Margarita, I don't see any need to say sorry ... in fact your post just made me feel hugely better .... I think it's one of the great strengths of TP that so many people who have been caring for many years share not only their support but their own ups and downs .... helps a blithering novice like me feel, well, slightly less blithering.......

Hazel, do hope the party goes well....

Love, Karen, x
 

willowsue

Registered User
Jan 26, 2007
5
Aberdeenshire
Rollercoaster effect

God knows how many times we have used these words in the last few weeks at the moment our rollercoaster is at rock bottom and we are afraid to hope that we can creep slowly back up a bit at a time - twice in the last five weeks we have been told to expect the worse and twice my mum has pulled through. It is a bit like a spider spinning a web and against all the adversities this terrible illness puts in her way she just keeps on spinning away and climbs back up.
Anyone else gone through the not eating and inability to swallow stage we are at just now ?
 

Clarabella

Registered User
Jan 24, 2007
6
East Sussex
First time poster!

Hi everyone

This is the first time I've left a message on this site - and actually the first time anywhere so forgive me if I'm leaving this message in the wrong place.:confused:

My mum had had memory problems for 18 months - 2 years and finally admitted it to herself last summer and we both went to see the GP together. He referred her to the Memory Clinic who arranged a CT scan which she finally had in October 06. December we were still awaiting the results but she began to feel very unwell resulting in her being rushed in to hospital by ambulance (blue lights and sirens - always wanted to see what that was like rushing through the traffic like that but not with my Mum so ill in the ambulance itself). Her heart was beating way too fast resulting in poor oxygen circulating around her body and her heart was getting tired as the paramedic put it.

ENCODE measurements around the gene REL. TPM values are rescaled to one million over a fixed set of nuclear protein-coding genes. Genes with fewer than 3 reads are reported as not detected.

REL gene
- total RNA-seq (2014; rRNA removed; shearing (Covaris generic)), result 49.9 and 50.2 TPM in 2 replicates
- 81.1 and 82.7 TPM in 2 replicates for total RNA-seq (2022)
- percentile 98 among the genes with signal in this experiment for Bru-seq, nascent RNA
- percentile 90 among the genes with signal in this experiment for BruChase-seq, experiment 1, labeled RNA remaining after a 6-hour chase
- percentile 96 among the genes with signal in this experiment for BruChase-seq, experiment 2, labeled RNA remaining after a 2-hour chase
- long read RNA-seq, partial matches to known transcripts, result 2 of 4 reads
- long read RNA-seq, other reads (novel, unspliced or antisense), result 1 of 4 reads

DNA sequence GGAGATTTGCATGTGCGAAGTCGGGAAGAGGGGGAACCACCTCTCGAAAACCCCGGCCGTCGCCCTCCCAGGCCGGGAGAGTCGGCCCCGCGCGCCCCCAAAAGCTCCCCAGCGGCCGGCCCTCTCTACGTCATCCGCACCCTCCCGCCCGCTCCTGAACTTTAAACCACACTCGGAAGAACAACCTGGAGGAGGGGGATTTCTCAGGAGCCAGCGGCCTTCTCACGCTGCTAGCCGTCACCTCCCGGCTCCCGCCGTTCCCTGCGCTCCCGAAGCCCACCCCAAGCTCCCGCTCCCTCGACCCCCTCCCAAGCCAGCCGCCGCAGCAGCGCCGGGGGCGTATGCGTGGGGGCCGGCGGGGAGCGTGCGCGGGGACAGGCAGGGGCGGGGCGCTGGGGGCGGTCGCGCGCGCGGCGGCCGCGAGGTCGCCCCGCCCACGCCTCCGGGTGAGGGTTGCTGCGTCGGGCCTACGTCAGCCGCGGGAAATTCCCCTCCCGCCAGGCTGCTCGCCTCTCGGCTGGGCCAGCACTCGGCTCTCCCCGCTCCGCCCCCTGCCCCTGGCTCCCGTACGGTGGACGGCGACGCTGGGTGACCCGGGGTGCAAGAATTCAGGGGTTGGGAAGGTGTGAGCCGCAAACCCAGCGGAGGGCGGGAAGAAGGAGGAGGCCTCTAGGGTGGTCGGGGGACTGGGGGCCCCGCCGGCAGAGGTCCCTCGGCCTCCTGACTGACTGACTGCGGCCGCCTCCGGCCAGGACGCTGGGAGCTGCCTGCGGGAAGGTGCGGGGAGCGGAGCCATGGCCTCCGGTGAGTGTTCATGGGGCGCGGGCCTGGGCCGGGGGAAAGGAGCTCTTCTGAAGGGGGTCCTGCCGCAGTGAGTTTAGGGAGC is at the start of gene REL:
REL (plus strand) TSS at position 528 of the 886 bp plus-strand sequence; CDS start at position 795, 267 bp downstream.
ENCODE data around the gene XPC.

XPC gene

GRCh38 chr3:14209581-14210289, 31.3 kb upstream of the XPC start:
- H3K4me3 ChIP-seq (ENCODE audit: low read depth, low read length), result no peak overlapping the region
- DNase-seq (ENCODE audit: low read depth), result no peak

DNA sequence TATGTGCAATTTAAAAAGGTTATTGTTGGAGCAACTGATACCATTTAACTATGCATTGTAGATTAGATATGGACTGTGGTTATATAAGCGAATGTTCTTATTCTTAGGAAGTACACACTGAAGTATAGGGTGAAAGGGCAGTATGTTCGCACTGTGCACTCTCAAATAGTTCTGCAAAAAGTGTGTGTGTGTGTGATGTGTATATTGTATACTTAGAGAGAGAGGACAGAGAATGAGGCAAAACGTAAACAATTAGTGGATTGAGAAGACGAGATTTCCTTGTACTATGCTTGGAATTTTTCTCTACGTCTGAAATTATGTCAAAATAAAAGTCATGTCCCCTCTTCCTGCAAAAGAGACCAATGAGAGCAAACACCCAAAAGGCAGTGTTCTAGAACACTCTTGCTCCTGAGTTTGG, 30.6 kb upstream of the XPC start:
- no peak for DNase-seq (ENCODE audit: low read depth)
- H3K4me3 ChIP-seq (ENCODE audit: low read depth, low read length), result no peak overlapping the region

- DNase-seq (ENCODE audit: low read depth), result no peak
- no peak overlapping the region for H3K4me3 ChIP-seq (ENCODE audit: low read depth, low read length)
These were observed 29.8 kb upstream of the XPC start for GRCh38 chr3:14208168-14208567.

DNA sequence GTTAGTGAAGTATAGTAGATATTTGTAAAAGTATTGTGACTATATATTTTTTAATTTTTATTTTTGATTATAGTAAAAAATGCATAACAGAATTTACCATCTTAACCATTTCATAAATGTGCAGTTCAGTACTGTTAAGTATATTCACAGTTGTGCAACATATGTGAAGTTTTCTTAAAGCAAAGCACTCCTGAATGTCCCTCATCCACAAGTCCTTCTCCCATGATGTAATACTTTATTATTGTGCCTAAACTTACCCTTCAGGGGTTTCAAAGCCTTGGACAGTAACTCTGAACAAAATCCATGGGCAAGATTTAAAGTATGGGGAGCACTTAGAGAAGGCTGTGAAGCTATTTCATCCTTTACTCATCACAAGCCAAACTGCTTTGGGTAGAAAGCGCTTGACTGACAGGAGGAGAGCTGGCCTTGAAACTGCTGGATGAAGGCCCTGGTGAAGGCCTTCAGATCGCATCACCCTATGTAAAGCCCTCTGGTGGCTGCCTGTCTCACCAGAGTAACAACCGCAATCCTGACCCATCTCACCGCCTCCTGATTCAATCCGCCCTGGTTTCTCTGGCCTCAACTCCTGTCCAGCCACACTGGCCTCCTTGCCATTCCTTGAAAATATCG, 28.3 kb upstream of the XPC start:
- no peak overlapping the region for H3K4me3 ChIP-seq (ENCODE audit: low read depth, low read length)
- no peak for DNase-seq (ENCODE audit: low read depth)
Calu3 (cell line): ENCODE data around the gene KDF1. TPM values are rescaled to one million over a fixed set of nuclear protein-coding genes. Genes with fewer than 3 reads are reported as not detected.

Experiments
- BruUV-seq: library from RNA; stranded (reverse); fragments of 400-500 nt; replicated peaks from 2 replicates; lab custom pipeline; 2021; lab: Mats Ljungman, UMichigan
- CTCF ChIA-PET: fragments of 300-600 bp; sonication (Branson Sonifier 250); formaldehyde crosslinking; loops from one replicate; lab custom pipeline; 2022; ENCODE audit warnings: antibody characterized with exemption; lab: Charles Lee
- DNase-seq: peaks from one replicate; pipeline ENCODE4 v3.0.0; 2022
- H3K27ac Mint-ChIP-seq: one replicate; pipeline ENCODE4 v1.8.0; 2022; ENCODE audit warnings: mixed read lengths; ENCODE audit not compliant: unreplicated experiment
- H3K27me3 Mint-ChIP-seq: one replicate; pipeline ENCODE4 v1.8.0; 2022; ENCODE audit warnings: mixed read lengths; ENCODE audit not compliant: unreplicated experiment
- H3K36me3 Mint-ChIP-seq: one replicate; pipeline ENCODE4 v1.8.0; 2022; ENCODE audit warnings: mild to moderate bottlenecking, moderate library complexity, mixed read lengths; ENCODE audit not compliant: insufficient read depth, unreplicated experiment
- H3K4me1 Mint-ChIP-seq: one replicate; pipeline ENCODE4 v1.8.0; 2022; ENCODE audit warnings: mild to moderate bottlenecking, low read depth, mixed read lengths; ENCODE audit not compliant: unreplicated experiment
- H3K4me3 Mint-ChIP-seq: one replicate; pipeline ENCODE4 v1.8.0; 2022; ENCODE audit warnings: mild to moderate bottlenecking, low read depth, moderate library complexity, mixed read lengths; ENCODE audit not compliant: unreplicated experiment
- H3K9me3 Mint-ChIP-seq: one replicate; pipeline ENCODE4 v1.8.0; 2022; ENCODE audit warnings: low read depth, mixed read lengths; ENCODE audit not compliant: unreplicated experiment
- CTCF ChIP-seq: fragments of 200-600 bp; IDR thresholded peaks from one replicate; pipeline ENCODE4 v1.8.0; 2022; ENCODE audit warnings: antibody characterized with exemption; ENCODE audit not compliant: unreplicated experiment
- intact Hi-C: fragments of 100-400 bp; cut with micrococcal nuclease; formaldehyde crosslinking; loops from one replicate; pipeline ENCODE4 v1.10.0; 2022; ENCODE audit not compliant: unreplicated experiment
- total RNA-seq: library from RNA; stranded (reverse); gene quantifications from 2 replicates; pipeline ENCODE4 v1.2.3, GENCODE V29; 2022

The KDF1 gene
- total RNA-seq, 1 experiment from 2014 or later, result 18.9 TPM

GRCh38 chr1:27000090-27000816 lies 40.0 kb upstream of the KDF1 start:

Anyway, cutting a long story short they stopped the heart racing and we found she was anaemic, bad urine infection, low blood sugar levels (she is diabetic as well). Basically she had not been looking after herself well but hiding it very well.

So ever since (now 7 weeks) she has been in the local hospital. Her clinical problems have been sorted out to the best they can be but her memory/confusion became very clear to everyone - particularly the nurses on the ward who said she was not safe to go home (with which I totally agreed).

We are now at the stage where her inability to make a decision has been agreed and the decision has been made that she cannot be on her own as she is not safe. However, she is TOTALLY understandably very frightened about going in to residential care. "I cannot stand the thought of being in one room for the rest of my life".

I have a question which I wonder if any of you guys can advise on. As a last ditch attempt to keep her in her own home - has anyone "employed" someone to live with their loved one? If so, any advise on where to start?

I am the only daughter living locally but I work (wish I didn't!) and it is just too unsafe to leave her on her own.

Look forward to hearing from people - don't worry if it isn't to do with my question. Hearing from others in a similar situation to take away the feeling of being on my own would be just so good.:)


Take care all

Clarabella
 

Lila13

Registered User
Feb 24, 2006
1,342
No, we looked into it, but Social Services thought carers coming in 3 times a day would be enough. Of course I don't know if your mother's condition is worse than or similar to my mother's at that stage.

Lila

Clarabella said:
I have a question which I wonder if any of you guys can advise on. As a last ditch attempt to keep her in her own home - has anyone "employed" someone to live with their loved one? If so, any advise on where to start?



Clarabella